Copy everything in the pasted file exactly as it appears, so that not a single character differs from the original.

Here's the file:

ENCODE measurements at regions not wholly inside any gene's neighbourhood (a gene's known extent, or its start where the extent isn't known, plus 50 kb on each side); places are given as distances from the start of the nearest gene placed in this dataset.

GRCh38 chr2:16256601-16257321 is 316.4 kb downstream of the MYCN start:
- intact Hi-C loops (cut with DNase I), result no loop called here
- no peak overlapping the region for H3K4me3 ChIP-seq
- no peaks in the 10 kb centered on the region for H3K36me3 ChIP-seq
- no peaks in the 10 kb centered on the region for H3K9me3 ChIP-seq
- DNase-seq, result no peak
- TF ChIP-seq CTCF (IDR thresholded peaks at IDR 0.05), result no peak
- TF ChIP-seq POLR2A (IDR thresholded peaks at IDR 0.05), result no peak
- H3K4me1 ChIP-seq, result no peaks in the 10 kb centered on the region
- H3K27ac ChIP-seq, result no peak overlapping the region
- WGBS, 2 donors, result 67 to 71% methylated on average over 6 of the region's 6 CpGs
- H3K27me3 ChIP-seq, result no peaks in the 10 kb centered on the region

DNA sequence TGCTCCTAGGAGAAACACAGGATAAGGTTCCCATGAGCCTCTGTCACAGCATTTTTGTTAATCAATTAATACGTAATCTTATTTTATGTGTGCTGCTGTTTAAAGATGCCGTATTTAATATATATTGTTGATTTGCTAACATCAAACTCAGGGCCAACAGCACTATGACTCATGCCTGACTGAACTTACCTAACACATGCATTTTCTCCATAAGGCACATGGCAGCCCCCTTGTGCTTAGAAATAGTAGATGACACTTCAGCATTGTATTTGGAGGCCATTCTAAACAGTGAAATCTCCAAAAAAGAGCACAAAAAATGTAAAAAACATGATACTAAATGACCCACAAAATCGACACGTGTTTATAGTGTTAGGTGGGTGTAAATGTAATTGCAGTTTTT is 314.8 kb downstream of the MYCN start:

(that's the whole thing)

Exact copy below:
ENCODE measurements at regions not wholly inside any gene's neighbourhood (a gene's known extent, or its start where the extent isn't known, plus 50 kb on each side); places are given as distances from the start of the nearest gene placed in this dataset.

GRCh38 chr2:16256601-16257321 is 316.4 kb downstream of the MYCN start:
- intact Hi-C loops (cut with DNase I), result no loop called here
- no peak overlapping the region for H3K4me3 ChIP-seq
- no peaks in the 10 kb centered on the region for H3K36me3 ChIP-seq
- no peaks in the 10 kb centered on the region for H3K9me3 ChIP-seq
- DNase-seq, result no peak
- TF ChIP-seq CTCF (IDR thresholded peaks at IDR 0.05), result no peak
- TF ChIP-seq POLR2A (IDR thresholded peaks at IDR 0.05), result no peak
- H3K4me1 ChIP-seq, result no peaks in the 10 kb centered on the region
- H3K27ac ChIP-seq, result no peak overlapping the region
- WGBS, 2 donors, result 67 to 71% methylated on average over 6 of the region's 6 CpGs
- H3K27me3 ChIP-seq, result no peaks in the 10 kb centered on the region

DNA sequence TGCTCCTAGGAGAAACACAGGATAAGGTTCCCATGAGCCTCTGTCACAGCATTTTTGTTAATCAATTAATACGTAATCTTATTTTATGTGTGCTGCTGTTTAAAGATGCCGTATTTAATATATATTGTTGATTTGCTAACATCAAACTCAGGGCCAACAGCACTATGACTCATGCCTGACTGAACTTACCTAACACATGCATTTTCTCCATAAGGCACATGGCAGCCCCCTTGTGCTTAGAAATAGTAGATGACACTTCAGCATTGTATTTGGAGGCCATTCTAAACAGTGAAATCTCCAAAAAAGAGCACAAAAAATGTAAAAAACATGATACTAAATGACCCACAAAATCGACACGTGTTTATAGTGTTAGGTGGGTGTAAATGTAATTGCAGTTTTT is 314.8 kb downstream of the MYCN start: